The Death of Principles

So, for almost two years, I’ve been using an Android phone, partially due to the limitations of the iPhone platform, and partially due to my unswerving hatred of Apple. This weekend, I broke down and bought an iPhone.

Now, I’m not sold that I’m going to stay on the iPhone; I may actually return the damnable thing. But before I get into that, let me go over the reasons I broke down and bought it in the first place.

First and foremost, this weekend, the script I’ve been using to keep MediaMonkey in sync with and thus keep my nice autoplaylist with rotating tracks up to date broke, most likely because changed something. Unfortunately, the guy who wrote the script has pretty much disappeared from the scene, and I was using an older version anyway because the newer version of his script is totally busticated and he can’t be bothered to fix it. So, this left me with a dilemma.

On the one hand, I could go buy a 32 GB card and spend all weekend rebuilding the playlist and then getting the entirety of the ‘Top Rated’ playlist copied over. On the other, I could go buy an iPhone and spend the entirety of the weekend rebuilding my iTunes library and coping it to the iPhone.

I chose the second option, which doesn’t seem to be the obvious choice, and here’s why. Buying the 32GB card, first and foremost, is a bandaid. It gets me the whole 25GB of my ‘Top Rated’ library, which means I don’t have to worry about playcount updates to keep my playlist fresh. However, sooner or later (probably sooner) I am going to eclipse the 32 GB, and then I’m back in the same spot.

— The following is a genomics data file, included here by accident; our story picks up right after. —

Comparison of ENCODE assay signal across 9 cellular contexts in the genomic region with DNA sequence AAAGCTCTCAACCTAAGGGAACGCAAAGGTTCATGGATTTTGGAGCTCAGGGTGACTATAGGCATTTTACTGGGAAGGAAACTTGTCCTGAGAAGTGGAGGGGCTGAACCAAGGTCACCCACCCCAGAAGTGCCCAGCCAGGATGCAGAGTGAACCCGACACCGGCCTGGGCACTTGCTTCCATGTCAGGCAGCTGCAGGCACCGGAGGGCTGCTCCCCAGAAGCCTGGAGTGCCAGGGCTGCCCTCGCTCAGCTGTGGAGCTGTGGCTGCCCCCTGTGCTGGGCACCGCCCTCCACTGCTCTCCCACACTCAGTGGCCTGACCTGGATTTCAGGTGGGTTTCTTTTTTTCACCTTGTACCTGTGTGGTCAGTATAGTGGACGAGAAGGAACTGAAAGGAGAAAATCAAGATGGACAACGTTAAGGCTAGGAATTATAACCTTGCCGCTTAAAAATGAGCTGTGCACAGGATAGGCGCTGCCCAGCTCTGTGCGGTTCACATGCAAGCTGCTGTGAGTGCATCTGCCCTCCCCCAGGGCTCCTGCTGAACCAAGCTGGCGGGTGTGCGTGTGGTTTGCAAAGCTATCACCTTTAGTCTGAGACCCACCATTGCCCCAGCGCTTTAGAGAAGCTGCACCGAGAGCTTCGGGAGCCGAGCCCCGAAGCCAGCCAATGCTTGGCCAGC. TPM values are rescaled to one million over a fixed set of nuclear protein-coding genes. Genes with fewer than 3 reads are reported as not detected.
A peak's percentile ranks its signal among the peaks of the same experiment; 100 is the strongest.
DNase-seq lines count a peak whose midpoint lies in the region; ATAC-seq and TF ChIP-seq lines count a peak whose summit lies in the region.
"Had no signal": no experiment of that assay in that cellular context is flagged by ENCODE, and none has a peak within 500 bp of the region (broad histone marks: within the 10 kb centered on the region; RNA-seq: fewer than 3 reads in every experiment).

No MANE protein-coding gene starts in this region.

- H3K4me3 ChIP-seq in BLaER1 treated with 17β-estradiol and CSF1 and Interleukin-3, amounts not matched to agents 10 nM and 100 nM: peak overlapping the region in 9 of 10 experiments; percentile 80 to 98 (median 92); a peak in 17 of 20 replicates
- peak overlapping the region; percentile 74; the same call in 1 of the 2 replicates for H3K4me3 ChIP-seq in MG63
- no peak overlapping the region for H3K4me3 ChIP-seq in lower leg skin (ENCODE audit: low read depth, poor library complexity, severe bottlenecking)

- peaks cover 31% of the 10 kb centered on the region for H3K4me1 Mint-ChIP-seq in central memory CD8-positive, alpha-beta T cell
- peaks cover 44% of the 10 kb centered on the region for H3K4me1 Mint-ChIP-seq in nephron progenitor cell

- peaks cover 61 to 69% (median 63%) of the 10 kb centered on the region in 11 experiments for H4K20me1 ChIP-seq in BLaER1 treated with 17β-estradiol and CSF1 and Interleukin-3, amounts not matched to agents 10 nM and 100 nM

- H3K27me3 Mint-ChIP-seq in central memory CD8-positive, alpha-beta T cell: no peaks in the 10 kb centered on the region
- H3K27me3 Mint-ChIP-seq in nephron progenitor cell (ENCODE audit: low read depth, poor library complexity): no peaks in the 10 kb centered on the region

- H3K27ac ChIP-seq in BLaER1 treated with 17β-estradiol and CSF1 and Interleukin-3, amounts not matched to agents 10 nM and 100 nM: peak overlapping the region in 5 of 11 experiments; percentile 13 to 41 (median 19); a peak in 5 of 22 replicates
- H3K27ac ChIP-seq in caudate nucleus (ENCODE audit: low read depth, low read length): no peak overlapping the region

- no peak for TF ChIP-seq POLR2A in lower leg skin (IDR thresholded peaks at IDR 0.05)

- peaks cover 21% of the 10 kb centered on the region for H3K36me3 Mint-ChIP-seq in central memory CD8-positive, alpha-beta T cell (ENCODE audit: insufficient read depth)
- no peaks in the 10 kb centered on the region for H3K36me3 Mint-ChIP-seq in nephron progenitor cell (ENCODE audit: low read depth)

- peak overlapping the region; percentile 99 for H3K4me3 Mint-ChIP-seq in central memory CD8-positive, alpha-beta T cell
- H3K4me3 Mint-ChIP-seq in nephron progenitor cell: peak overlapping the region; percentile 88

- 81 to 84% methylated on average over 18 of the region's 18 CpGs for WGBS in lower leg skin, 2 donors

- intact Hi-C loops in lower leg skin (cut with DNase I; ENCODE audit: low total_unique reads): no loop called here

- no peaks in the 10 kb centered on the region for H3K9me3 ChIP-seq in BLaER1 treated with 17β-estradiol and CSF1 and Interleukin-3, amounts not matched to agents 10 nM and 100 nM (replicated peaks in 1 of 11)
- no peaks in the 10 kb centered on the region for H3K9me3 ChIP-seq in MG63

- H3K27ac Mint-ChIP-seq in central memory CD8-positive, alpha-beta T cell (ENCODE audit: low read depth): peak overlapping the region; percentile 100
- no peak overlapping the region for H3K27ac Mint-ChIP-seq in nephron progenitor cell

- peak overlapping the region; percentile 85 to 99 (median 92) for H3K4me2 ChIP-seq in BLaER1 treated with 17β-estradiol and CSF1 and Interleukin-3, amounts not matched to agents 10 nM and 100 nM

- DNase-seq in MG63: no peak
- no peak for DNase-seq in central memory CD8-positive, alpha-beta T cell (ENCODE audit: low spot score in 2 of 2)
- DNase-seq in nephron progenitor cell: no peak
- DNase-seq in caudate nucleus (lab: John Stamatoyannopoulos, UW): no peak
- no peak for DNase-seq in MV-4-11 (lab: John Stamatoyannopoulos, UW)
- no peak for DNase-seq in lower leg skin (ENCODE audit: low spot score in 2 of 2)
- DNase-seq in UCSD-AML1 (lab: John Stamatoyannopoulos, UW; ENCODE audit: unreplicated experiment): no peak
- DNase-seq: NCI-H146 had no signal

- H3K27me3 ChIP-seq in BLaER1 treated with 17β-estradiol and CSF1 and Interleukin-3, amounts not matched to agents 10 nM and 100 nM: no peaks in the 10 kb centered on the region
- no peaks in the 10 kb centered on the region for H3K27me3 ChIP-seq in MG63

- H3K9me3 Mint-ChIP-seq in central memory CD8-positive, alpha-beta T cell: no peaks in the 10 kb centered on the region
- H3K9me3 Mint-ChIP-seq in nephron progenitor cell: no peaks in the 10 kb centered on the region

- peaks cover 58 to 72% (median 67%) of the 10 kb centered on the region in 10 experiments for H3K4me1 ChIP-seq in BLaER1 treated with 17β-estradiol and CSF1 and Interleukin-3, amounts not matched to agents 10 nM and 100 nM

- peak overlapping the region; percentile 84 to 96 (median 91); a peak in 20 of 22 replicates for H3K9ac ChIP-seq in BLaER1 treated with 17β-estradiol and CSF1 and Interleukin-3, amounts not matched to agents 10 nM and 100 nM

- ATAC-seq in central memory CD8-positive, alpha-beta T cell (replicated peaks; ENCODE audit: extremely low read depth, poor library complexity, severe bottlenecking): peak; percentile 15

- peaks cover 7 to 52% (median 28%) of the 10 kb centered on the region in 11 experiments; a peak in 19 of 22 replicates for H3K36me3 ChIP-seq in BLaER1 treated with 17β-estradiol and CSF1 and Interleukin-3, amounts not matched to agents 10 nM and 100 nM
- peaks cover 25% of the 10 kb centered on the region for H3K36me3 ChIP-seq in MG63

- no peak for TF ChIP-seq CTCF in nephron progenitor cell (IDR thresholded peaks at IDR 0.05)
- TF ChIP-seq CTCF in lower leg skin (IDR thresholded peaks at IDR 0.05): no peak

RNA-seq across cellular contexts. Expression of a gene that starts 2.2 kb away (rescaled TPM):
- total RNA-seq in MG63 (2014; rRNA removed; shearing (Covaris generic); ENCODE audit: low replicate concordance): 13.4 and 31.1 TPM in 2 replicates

Further, I have to continue dealing with many of the same broke-dick aspects of MediaMonkey and Android, some of which are really starting to get on my nerves. Probably the best way to describe this is by describing the underlying OS philosophies.

iPhone is, as would be expected, very Apple-y. Meaning, the focus is on design, flash, form, and minimalist functionality. However, as long as you are doing exactly what the OS was designed for, it just basically works. Mind you, the moment you try to color outside of the lines, things go to hell in a hand basket, but as long as you do exactly what Steve Jobs wanted you to, everything is peachy.

Android, on the other hand, is very Linux-y. You can mutate and recompile the damn thing to do almost anything you want, which makes it awesome for situations in which you are really trying to do something unique. However, most of it works intermittently, and often the critical pieces you are relying on (like synchronization, in this case) are written by some dude who may or may not actually give a shit about it. And NOTHING was designed, much less designed to work together.

Ultimately, I’m a Windows guy, and I like Windows precisely because it straddles that line. It’s much more polished and well designed (and tested, despite what Linux Nazi’s will try to tell you) than Linux, but less configurable. It’s less crisp and streamlined than Apple, but more customizable…at least on the PC side.

However, on the mobile phone side, Windows is trying to become Apple. And that just sucks, because they are at best a second-rate Apple.

So, I’m left with the choice of buying something for a platform that basically doesn’t work, or buying back into a platform that does what I need it to but not what I want it to. I decided to give Apple another try because, at this juncture, my phone/media player needs to work reliably first and do neat stuff a very distant second.

So here’s to Apple….and the death of principles.

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